All of that would be much more impressive if pertussis could be easily, accurately and consistently diagnosed. All of the numbers you quote are based upon that assumption, which is untrue in all of these narratives. Do you really believe that doctors diagnose pertussis cases accurately in vaccinated populations? This year, with 10 deaths from pertussis in the U.S. we have the declaration of an epidemic. In, I believe, 2006, there were 39 deaths from pertussis and no such declaration. This year, however, there is a huge push to get adults vaccinated against pertussis…

  13. Michael on Mon, 29th Nov 2010 10:23 am
  14. With regards measles then, how do you explain this:

    In an outbreak of 25 cases of measles in Qld in Q1 2009, NONE of the cases were vaccinated. Also, referring to another outbreak, “The number of vaccine doses was known for 57 of the 78 cases, of which none had received 2 doses of a MCV, four (7%) had received 1 dose and 53 (93%) had received no doses: the remaining 21 cases were of unknown vaccination status”

    During an outbreak in Q2 2006 in NSW, of the 33 children with measles, only 6 had received 1 dose of MMR, and the others none. None of the cases had received two doses

    Vaccination, it appears, protects! Only people not or under-vaccinated suffered from measles. Why were vaccinated people not diagnosed? Because they didn’t get symptoms.

    But that’s OK then if you don’t vaccinate, because, as far as the CDC is concerned:
    “In the U.S., up to 20 percent of persons with measles are hospitalized. Seventeen percent of measles cases have had one or more complications, such as ear infections, pneumonia, or diarrhea. Pneumonia is present in about six percent of cases and accounts for most of the measles deaths. Although less common, some persons with measles develop encephalitis (swelling of the lining of the brain), resulting in brain damage.”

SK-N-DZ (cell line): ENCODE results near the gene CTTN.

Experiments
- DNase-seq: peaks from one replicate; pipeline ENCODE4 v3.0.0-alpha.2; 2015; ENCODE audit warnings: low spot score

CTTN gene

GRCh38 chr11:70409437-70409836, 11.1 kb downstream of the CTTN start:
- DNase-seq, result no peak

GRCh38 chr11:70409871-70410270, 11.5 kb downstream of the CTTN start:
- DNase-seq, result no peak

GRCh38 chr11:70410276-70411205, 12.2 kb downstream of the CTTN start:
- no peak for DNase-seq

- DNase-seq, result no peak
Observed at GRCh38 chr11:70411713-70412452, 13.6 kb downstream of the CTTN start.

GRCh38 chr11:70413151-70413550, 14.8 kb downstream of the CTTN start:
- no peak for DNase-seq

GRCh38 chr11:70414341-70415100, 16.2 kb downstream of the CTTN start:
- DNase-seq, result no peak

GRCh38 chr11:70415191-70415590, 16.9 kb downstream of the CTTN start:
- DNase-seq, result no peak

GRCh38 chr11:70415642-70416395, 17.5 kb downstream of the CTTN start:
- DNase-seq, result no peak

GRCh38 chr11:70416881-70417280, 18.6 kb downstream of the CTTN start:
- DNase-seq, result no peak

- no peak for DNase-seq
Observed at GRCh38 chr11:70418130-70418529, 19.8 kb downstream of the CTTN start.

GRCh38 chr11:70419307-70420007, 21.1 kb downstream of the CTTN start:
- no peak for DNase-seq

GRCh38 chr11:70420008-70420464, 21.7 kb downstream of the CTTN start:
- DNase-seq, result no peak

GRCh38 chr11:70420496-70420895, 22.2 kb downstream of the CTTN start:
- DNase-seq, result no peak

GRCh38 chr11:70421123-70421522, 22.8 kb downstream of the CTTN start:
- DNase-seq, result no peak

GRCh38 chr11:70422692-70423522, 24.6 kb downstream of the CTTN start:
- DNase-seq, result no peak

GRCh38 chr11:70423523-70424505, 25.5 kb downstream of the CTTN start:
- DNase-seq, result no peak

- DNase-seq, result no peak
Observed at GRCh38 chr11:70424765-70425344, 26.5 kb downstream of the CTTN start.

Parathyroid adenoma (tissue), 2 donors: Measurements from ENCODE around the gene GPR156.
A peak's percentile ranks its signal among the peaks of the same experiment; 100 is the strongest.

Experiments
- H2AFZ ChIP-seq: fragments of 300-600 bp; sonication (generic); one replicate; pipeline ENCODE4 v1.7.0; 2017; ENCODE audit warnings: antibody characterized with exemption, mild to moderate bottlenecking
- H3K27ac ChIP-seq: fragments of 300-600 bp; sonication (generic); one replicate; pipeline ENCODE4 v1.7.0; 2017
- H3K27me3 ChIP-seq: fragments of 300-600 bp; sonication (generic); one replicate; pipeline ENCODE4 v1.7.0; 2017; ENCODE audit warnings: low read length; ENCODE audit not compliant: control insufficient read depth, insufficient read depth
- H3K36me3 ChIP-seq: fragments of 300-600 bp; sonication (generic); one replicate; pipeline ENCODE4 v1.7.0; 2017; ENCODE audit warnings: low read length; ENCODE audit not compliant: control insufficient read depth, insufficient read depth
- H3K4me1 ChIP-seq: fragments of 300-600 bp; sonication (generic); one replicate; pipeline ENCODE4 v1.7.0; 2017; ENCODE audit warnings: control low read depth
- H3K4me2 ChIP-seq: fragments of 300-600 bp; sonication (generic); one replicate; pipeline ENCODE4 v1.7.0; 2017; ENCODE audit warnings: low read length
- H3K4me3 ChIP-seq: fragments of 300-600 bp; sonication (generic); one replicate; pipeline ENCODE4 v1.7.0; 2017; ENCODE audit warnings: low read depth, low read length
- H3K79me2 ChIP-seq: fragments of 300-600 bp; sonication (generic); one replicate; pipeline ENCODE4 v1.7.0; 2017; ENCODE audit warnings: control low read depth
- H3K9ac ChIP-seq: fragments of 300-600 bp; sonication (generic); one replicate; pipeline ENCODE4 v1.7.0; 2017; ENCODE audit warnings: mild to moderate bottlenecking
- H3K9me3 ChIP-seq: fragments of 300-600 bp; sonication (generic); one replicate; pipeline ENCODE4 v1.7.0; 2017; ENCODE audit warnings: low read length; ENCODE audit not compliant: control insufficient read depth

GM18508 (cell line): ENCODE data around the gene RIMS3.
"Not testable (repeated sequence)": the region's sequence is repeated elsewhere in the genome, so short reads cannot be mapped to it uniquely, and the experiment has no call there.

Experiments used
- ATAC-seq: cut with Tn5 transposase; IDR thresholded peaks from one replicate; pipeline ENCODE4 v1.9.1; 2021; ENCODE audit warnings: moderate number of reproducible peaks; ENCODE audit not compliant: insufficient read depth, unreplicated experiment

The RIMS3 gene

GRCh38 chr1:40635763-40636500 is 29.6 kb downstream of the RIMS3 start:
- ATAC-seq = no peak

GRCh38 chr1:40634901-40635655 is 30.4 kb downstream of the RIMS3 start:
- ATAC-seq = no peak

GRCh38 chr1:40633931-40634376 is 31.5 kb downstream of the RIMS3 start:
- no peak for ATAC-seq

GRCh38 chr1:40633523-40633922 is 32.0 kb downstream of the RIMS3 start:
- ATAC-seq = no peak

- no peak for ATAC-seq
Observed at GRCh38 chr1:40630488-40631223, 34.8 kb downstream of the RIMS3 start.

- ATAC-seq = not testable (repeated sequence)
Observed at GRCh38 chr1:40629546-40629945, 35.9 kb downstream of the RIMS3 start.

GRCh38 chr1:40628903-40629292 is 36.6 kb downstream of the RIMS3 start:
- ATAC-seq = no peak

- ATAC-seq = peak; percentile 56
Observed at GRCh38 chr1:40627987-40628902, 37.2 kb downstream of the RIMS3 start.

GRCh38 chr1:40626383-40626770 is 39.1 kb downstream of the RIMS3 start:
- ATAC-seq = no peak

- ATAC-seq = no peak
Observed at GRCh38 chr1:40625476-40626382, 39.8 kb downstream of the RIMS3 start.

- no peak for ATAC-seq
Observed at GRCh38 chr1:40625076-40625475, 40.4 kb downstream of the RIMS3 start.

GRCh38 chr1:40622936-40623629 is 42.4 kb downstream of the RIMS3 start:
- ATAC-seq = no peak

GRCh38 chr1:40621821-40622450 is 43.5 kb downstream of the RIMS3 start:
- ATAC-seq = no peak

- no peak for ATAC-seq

Brain damage is only rare.

  15. admin on Mon, 29th Nov 2010 10:38 am
  16. Michael,
    Please look at the post above and my response. We were talking about pertussis. So why did you suddenly switch the topic to measles? Are you admitting that the pertussis numbers are utterly unreliable? That pertussis is misdiagnosed? That doctors are told to look for pertussis and the rates shoot up? Good. I’m glad to see that you are willing to admit to the facts.

    If you want to talk about measles, please go to one of our posts on the topic of measles (there are a few) and post your comment there in response to what we actually said.

    If you want to talk about pertussis, then please respond either to the points in the post or to what I actually said about pertussis.


  17. Marconi on Mon, 29th Nov 2010 8:47 pm
  18. Ah yes, the old hoary Gangarosa. A study that had serious flaws with an incorrect reference with regard to the Japanese data quoted, amongst a whole other raft of fictitious factoids. On just the Japanese pertussis issue alone, when the correct reference was pointed out to the Lancet, along with the fact that Gangarosa deliberately chose an incorrect statistic, the Lancel refused to publish that information, or any other relating to Gangarosa’s tripe. Such is the power of vested interests.

    Admin, don’t get into discussions with trolls.

  19. Michael on Tue, 30th Nov 2010 12:13 am
  20. OK.
    I will.

    […] An InsideVaccines blog entry about pertussis […]

  21. vicky on Tue, 10th Apr 2012 4:09 am
  22. I wish that I had known about getting a child tested for Pertussis. Looking back now, I could swear that my daughter had it a few years ago. No one else in the family had it but her, but she coughed so bad that she would throw up. This went on for days. While she never exhibited a seal-bark like cough, she did have violent coughing spasms. And the cough itself never subsided until a month later. While it did lesson and was not so violent. So I wonder now if that is what she had.

  23. Cindy on Tue, 2nd Oct 2012 10:05 pm
  24. Pertussis is not known to have a barking cough, but a “whoop ” sound as the person inhales during a spell, whereas croup is described as having a barking cough.